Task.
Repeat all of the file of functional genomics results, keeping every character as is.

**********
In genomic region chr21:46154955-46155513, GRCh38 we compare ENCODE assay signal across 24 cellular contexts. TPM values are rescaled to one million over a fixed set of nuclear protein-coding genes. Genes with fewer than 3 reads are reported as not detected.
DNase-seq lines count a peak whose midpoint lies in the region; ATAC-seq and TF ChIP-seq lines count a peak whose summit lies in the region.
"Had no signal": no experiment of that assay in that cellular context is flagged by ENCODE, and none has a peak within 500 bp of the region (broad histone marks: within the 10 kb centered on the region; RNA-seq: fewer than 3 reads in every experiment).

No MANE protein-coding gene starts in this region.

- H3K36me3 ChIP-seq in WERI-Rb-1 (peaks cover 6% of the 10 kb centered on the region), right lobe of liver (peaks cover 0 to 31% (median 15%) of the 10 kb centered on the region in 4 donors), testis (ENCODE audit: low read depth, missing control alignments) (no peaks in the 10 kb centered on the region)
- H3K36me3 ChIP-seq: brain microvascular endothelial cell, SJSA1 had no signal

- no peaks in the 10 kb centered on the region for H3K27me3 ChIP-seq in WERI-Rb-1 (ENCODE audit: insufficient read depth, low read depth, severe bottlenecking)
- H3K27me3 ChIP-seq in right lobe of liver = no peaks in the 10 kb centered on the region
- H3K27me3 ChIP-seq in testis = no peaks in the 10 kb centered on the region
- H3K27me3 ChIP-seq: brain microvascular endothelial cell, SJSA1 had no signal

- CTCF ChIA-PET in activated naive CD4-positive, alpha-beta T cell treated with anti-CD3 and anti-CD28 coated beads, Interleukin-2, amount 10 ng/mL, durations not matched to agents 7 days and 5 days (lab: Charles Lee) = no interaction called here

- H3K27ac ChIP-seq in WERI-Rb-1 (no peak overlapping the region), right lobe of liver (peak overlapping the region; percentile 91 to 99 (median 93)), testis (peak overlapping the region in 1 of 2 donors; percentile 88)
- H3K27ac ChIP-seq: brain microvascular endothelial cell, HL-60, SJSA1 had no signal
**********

In genomic region chr21:46154955-46155513, GRCh38 we compare ENCODE assay signal across 24 cellular contexts. TPM values are rescaled to one million over a fixed set of nuclear protein-coding genes. Genes with fewer than 3 reads are reported as not detected.
DNase-seq lines count a peak whose midpoint lies in the region; ATAC-seq and TF ChIP-seq lines count a peak whose summit lies in the region.
"Had no signal": no experiment of that assay in that cellular context is flagged by ENCODE, and none has a peak within 500 bp of the region (broad histone marks: within the 10 kb centered on the region; RNA-seq: fewer than 3 reads in every experiment).

No MANE protein-coding gene starts in this region.

- H3K36me3 ChIP-seq in WERI-Rb-1 (peaks cover 6% of the 10 kb centered on the region), right lobe of liver (peaks cover 0 to 31% (median 15%) of the 10 kb centered on the region in 4 donors), testis (ENCODE audit: low read depth, missing control alignments) (no peaks in the 10 kb centered on the region)
- H3K36me3 ChIP-seq: brain microvascular endothelial cell, SJSA1 had no signal

- no peaks in the 10 kb centered on the region for H3K27me3 ChIP-seq in WERI-Rb-1 (ENCODE audit: insufficient read depth, low read depth, severe bottlenecking)
- H3K27me3 ChIP-seq in right lobe of liver = no peaks in the 10 kb centered on the region
- H3K27me3 ChIP-seq in testis = no peaks in the 10 kb centered on the region
- H3K27me3 ChIP-seq: brain microvascular endothelial cell, SJSA1 had no signal

- CTCF ChIA-PET in activated naive CD4-positive, alpha-beta T cell treated with anti-CD3 and anti-CD28 coated beads, Interleukin-2, amount 10 ng/mL, durations not matched to agents 7 days and 5 days (lab: Charles Lee) = no interaction called here

- H3K27ac ChIP-seq in WERI-Rb-1 (no peak overlapping the region), right lobe of liver (peak overlapping the region; percentile 91 to 99 (median 93)), testis (peak overlapping the region in 1 of 2 donors; percentile 88)
- H3K27ac ChIP-seq: brain microvascular endothelial cell, HL-60, SJSA1 had no signal